Bodhi Tree(redirected from Boddhi tree)
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Bodhi Tree (India)(religion, spiritualism, and occult)
The Bodhi Tree, a large fig tree located in Bodhgaya, India, is honored by Buddhists as the originating location of their faith. As the story goes, Gautama, the founder of Buddhism, had been engaged in various austerities in his search for enlightenment. After several years of such exercises, he realized their futility and changed his focus. He sat under a tree vowing not to rise until he attained his goal. Here he engaged in various mental disciplines and subdued his mind. He followed his enlightenment with seven days of sitting meditation, seven days of walking meditation, and then seven more days under the tree. In 623 BCE, Gautama emerged from this period as the Buddha, the Enlightened One, ready to deliver his teachings to his close disciples.
Over the next centuries, the most famous incident concerning the tree relates to the conversion of King Asoka (third century BCE) to Buddhism. He subsequently found his way to Bodhgaya to meditate by the tree. As the story goes, his angry wife had the tree cut down. Asoka responded by having the tree stump covered with dirt, over which he poured milk. The tree miraculously revived. He later had a stone wall built around the tree’s trunk to protect it.
Sangamitta, Asoka’s daughter and a Buddhist nun, took a cutting from a shoot of the tree to Sri Lanka, where the king, Devanampiyatissa, planted it at the Mahavihara monastery in the old capital of Anuradhapura. This tree, derived from the original tree, is now the oldest continually documented tree in the world.
A century after Asoka, the original Bodhi Tree was destroyed by King Puspyamitra (second century BCE), although an offshoot of the tree was planted in its place. Then in 600 CE, King Sesanka, a zealous Hindu, destroyed the tree again. A new tree was planted in 620 by King Purnavarma. Little was heard of the tree for many centuries following Buddhism’s destruction in India in the twelfth century. In the nineteenth century, British archeologist Alexander Cunningham visited Bodhgaya on several occasions and documented the destruction of the tree as it was then constituted. Already weakened by rot, in 1876 the last remnant of the tree was destroyed in a storm. Several people had collected the seeds, and in 1881 Cunningham planted a new Bodhi Tree that stands today. That tree is the fourth in lineage from the original tree. With the support of the British colonial authorities, he began a restoration of Bodhgaya.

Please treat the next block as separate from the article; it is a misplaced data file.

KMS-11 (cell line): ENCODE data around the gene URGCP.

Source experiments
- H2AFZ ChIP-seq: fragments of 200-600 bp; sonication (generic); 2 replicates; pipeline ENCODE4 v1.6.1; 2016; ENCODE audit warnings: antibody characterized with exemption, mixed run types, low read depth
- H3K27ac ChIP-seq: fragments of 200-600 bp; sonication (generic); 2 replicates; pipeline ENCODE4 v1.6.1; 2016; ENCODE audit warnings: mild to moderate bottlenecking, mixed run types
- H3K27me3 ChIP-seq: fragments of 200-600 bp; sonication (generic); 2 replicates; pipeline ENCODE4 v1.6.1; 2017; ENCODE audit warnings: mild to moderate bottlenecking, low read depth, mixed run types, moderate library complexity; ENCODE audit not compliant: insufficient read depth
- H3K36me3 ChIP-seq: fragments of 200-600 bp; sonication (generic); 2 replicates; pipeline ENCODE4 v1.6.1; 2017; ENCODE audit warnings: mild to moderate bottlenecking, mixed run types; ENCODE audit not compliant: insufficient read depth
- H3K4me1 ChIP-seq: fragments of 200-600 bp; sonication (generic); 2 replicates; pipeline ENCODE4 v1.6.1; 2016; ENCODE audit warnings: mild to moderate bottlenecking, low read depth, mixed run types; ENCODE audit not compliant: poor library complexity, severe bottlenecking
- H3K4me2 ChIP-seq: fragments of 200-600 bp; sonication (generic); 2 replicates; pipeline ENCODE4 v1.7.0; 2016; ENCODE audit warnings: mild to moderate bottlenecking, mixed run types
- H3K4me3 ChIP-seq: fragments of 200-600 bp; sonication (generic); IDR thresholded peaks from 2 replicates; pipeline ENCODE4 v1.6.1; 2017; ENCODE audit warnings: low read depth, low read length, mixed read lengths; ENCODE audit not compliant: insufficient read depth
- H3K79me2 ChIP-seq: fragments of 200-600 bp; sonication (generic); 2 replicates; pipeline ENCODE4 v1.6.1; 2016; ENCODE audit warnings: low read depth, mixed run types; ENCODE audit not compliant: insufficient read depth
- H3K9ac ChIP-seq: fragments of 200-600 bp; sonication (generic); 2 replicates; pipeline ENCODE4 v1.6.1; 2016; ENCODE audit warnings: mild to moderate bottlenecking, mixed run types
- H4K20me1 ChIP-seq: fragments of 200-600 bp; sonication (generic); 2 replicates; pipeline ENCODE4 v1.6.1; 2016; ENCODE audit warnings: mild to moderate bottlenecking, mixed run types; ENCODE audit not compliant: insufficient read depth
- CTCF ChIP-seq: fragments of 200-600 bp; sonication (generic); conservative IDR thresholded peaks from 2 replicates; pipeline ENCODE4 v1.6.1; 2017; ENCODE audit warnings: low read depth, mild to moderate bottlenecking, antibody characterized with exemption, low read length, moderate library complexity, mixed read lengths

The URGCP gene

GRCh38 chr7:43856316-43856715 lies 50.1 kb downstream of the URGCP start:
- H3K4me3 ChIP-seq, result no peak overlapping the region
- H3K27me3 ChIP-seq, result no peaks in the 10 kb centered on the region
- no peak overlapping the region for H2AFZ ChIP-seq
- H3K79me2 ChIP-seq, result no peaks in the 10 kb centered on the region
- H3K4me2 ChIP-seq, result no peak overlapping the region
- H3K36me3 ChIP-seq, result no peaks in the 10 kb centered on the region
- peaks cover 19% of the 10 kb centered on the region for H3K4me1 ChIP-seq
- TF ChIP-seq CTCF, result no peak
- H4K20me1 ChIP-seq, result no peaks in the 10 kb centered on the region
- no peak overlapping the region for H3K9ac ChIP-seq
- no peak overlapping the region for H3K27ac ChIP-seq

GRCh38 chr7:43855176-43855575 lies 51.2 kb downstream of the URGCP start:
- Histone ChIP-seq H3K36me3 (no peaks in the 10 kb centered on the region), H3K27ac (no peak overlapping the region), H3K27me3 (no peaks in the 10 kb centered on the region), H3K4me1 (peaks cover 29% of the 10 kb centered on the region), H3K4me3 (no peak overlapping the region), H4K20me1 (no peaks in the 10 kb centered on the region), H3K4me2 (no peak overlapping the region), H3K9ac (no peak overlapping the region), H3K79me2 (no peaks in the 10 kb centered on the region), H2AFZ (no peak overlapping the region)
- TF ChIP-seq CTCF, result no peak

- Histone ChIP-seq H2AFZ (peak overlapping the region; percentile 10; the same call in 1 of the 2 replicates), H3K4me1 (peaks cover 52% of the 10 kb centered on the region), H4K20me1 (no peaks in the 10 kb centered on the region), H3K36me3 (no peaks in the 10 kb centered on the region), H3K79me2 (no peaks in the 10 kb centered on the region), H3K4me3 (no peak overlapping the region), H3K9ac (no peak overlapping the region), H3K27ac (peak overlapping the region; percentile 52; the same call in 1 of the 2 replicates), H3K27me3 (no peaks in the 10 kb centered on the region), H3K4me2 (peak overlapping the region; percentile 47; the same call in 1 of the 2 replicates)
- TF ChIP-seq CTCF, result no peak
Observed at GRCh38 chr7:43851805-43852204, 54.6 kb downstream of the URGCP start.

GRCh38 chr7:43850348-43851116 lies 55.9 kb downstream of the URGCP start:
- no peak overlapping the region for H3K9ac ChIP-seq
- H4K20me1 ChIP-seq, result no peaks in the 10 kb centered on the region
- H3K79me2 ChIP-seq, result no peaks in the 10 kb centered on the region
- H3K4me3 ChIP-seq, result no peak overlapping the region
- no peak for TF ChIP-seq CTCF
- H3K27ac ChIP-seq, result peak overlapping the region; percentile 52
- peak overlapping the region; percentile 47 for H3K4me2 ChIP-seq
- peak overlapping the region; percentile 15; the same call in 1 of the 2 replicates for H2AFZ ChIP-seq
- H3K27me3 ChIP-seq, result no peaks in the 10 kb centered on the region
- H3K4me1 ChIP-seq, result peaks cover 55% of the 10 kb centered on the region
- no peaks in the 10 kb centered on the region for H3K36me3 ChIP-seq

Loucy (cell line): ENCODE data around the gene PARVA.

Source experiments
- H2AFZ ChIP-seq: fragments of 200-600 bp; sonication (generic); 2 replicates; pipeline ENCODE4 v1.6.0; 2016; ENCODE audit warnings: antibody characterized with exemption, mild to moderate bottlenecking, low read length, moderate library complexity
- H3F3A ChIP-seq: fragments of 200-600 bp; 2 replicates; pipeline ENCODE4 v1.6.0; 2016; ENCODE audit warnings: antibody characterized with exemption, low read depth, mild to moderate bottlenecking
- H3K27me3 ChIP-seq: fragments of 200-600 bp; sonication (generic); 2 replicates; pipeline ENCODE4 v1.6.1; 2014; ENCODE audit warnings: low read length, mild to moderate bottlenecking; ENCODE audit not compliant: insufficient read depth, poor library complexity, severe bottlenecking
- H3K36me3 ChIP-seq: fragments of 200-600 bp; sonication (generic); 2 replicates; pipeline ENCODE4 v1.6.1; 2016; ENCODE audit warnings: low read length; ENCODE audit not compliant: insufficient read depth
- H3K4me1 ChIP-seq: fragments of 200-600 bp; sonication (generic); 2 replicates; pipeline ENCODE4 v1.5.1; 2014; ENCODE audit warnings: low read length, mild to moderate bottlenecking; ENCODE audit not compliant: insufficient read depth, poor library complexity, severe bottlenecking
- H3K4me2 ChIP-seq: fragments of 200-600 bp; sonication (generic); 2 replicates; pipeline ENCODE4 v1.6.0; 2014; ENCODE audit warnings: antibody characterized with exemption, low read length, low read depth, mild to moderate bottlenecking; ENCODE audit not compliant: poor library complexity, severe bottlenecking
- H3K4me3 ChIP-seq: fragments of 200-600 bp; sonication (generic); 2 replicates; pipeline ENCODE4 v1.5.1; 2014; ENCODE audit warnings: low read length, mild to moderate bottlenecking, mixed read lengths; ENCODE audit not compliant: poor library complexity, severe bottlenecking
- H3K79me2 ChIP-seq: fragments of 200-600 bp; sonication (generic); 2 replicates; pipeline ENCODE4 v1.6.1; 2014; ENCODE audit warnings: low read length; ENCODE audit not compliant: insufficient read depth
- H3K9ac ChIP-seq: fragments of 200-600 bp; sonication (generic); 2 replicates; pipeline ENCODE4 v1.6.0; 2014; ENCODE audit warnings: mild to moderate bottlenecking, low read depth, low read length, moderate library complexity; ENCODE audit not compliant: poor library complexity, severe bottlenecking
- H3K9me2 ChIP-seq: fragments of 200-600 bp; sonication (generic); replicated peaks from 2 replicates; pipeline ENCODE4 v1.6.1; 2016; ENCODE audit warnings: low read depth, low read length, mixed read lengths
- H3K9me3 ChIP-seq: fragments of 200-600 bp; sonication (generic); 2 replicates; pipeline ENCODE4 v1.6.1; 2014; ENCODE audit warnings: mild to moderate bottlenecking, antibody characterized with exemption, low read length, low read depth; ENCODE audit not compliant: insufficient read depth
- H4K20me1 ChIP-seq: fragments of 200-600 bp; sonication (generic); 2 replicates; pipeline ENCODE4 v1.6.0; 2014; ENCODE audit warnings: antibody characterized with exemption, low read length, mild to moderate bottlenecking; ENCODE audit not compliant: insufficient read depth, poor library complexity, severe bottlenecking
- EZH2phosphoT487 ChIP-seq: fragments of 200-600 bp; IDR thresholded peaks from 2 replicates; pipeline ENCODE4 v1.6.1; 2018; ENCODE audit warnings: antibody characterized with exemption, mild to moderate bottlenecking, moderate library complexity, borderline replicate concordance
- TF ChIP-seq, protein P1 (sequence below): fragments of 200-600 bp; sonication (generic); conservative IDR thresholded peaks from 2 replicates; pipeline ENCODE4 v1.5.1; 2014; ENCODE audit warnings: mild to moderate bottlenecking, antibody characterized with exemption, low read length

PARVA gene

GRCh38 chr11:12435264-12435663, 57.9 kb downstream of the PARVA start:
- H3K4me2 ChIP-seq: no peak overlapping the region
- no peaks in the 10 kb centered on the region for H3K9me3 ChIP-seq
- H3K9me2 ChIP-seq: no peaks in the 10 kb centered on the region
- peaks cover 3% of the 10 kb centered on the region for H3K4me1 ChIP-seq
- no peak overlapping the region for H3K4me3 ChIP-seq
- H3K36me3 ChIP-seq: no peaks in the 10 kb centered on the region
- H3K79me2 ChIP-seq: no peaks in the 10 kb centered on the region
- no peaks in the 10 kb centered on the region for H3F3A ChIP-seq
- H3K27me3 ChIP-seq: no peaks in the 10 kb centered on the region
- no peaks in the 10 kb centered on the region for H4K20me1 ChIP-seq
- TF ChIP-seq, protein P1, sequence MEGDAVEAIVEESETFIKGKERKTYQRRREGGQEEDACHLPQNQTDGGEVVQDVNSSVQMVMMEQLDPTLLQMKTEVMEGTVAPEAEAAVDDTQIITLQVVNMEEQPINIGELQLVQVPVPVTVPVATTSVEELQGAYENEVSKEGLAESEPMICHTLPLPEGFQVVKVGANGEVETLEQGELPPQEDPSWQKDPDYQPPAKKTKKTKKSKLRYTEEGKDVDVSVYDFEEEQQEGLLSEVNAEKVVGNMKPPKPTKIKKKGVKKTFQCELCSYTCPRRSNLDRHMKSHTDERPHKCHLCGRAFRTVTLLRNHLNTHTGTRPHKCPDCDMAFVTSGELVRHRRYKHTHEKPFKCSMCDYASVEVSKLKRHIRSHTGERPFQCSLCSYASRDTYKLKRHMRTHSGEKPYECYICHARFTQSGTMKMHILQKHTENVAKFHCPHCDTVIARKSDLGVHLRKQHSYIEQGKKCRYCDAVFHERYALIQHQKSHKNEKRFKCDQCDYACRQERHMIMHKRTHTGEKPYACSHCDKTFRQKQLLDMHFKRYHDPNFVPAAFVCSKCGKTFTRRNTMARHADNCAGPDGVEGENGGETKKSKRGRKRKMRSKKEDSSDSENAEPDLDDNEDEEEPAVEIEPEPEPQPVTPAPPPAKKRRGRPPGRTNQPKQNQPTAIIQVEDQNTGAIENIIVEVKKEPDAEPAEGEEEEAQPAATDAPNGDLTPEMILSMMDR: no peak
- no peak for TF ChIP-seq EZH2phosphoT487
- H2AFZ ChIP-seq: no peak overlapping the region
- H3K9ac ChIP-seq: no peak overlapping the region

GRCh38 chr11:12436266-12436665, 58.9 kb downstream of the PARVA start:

At the time Cunningham replanted the Bodhi Tree, Bodhgaya had fallen into highly partisan Hindu ownership. In the 1890s, Anagarika Dharmapala (1864–1933), a Sri Lankan Buddhist, founded the Maha Bodhi Society for the expressed purpose of raising the money to buy back the Bodhgaya and return it to Buddhist control. That campaign had a partial victory in 1949, when a new temple management committee took control of the site. It is still the case that a majority of the committee and its chairperson must be Hindus, but Buddhists participate. In 2002, the temple at Bodhgaya was named a world heritage site by UNESCO.
Today, a number of Buddhist temples around the world have Bodhi Trees growing in or adjacent to them, all of which are believed to be offshoots of the one from Sri Lanka.